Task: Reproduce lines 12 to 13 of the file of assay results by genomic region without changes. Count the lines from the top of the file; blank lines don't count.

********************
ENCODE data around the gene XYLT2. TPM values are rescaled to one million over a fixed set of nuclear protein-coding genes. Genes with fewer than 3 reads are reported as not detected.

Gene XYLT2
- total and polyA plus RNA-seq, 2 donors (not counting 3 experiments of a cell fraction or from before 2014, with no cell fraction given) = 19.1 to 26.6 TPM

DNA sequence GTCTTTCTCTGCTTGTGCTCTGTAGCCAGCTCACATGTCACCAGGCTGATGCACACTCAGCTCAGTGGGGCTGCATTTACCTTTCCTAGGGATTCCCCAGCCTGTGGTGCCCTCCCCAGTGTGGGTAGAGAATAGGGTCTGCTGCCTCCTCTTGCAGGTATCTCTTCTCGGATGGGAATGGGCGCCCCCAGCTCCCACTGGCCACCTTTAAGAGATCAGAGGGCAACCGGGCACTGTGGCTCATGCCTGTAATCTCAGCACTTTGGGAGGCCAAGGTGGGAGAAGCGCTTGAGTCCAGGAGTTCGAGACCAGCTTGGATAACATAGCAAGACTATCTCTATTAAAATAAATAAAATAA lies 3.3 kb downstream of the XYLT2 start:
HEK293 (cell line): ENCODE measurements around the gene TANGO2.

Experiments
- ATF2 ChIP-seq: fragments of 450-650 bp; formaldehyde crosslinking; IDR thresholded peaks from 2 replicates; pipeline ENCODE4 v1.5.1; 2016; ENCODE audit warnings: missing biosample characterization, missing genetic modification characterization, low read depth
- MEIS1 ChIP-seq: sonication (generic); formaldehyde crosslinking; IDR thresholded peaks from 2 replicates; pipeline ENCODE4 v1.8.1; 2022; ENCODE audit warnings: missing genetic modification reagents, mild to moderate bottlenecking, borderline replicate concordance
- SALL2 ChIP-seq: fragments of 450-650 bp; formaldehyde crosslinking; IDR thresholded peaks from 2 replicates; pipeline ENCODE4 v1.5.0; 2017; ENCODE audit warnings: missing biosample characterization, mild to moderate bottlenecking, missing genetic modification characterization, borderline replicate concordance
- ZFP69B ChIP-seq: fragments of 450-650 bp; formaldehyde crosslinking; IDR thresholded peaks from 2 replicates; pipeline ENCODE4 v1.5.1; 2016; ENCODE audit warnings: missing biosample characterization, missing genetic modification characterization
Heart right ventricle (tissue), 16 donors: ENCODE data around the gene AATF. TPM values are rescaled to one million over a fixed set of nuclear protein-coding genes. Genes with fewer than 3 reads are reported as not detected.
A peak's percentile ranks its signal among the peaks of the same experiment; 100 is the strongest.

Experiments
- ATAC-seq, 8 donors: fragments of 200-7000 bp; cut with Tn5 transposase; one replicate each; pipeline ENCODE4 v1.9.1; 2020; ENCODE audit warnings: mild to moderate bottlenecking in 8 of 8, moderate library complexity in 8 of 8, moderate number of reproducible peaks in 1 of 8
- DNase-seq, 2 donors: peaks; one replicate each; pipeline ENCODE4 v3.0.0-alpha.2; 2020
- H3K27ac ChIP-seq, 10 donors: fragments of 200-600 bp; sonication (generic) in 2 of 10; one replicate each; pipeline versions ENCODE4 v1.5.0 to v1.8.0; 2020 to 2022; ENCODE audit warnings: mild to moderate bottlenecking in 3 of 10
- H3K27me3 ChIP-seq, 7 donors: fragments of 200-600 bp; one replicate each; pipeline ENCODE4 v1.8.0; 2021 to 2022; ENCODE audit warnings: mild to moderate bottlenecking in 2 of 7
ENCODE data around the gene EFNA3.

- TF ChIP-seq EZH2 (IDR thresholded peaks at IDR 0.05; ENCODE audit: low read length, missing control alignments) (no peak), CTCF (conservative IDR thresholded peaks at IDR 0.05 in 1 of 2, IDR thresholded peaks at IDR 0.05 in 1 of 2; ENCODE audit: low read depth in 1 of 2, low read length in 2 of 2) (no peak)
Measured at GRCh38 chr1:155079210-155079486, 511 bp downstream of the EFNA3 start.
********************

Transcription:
A peak's percentile ranks its signal among the peaks of the same experiment; 100 is the strongest.

Experiments